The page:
Spotsy graves project
Spotsylvania creating list of gravesites in county
February 25, 2004 1:10 am
By ANNETTE JONES
AS MORE and more people call Spotsylvania County home, there's a real danger that some of its family grave plots will disappear.
Many are unmarked.
Others are overgrown.
The Spotsylvania County Planning Department is trying to prevent that from happening.
Planner Brenda Schulte is working with an intern from Mary Washington College's Historic Preservation program to identify where some of these sites. are.
"We don't know if we've lost any," Schulte said. "Unfortunately, sometimes a grave doesn't show up until it's too late."
The idea is to create a database logging the location of these graves. And the county is asking area residents for help. Anyone who knows where these family plots are can fill out a survey for the planners.
"They don't have to be the owner of the property on which the grave is located," Schulte added. "None of this will infringe on anybody's property rights."
"I get calls all the time from people who have family cemeteries but they no longer own the land where that cemetery is located," said County Planning Manager Wanda Parrish. The callers are concerned that someone else purchased the property and the cemetery will be lost, she explained.
When Schulte joined the planning department last summer, it was a golden opportunity, Parrish said. Schulte had worked with Stafford County's cemetery identification program and could put that experience to good use in Spotsylvania.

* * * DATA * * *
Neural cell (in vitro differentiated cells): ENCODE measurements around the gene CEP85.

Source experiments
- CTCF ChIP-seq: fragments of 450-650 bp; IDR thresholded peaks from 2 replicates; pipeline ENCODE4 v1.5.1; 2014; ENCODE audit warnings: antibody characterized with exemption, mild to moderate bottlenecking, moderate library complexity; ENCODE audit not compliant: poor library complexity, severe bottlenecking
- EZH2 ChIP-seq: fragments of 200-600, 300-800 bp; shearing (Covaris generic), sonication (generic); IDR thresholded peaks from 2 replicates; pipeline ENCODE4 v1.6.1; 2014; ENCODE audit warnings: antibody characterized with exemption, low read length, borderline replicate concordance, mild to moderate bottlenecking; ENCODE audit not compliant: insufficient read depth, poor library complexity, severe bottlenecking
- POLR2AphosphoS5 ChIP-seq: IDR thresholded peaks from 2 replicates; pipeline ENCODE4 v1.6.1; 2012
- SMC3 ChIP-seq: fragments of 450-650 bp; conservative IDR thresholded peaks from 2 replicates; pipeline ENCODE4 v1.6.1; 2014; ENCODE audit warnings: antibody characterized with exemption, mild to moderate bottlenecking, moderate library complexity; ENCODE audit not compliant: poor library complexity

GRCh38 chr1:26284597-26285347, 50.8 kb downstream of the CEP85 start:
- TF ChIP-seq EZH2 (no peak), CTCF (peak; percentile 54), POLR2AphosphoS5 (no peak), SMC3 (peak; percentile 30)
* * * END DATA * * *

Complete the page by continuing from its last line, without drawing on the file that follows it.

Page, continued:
The project began in earnest in the fall when Heidi Carlson, a senior at MWC, signed on for a year-long internship trying to organize the material.
"Getting the initial project together was intense," Carlson said. As she gathered information from a variety of sources, she realized the project was more than she imagined.
"I didn't realize it would be so huge," she said. "The sheer number of cemeteries--I'm almost up to 350. That's just listing them."
"We're trying to be proactive," Parrish said. The information that Carlson pulls together may eventually be a layer in the county's GIS system. Currently, each parcel carries notations about historical architecture, archaeological resources and Civil War-related activities. "Cemeteries will dove-tail in there nicely and give us a more detailed picture," Parrish said.
"We don't want to scare anyone, that this will affect the way they can use their property," Schulte said. "Our goal, right now, with this survey, is to get some of the knowledgeable citizens to come forward with the information."
That information can then be used by developers as they scope out their projects. "Most developers are very happy to put easements around the cemeteries and establish an access easement, Schulte said, pointing to a new phase of Fawn Lake doing just that. "I don't think we will have anybody opposed to having some kind of official protection [for the grave sites]."
And it won't be just developers who will benefit from the information. Those tracing their roots will also be able to visit historic graveyards to see the final resting place of their ancestors.
"It will benefit the whole county, " said Schulte.
Mike "Dusty" Chapman
Member: CWT, CVBT, NTHP, MOC, KBA, Stonewall Jackson House, Mosby Heritage Foundation
"I would have posted this on the preservation folder, but nobody reads that!" - Christopher Daley
The AC was not started with the beginner in mind. - Jim Kindred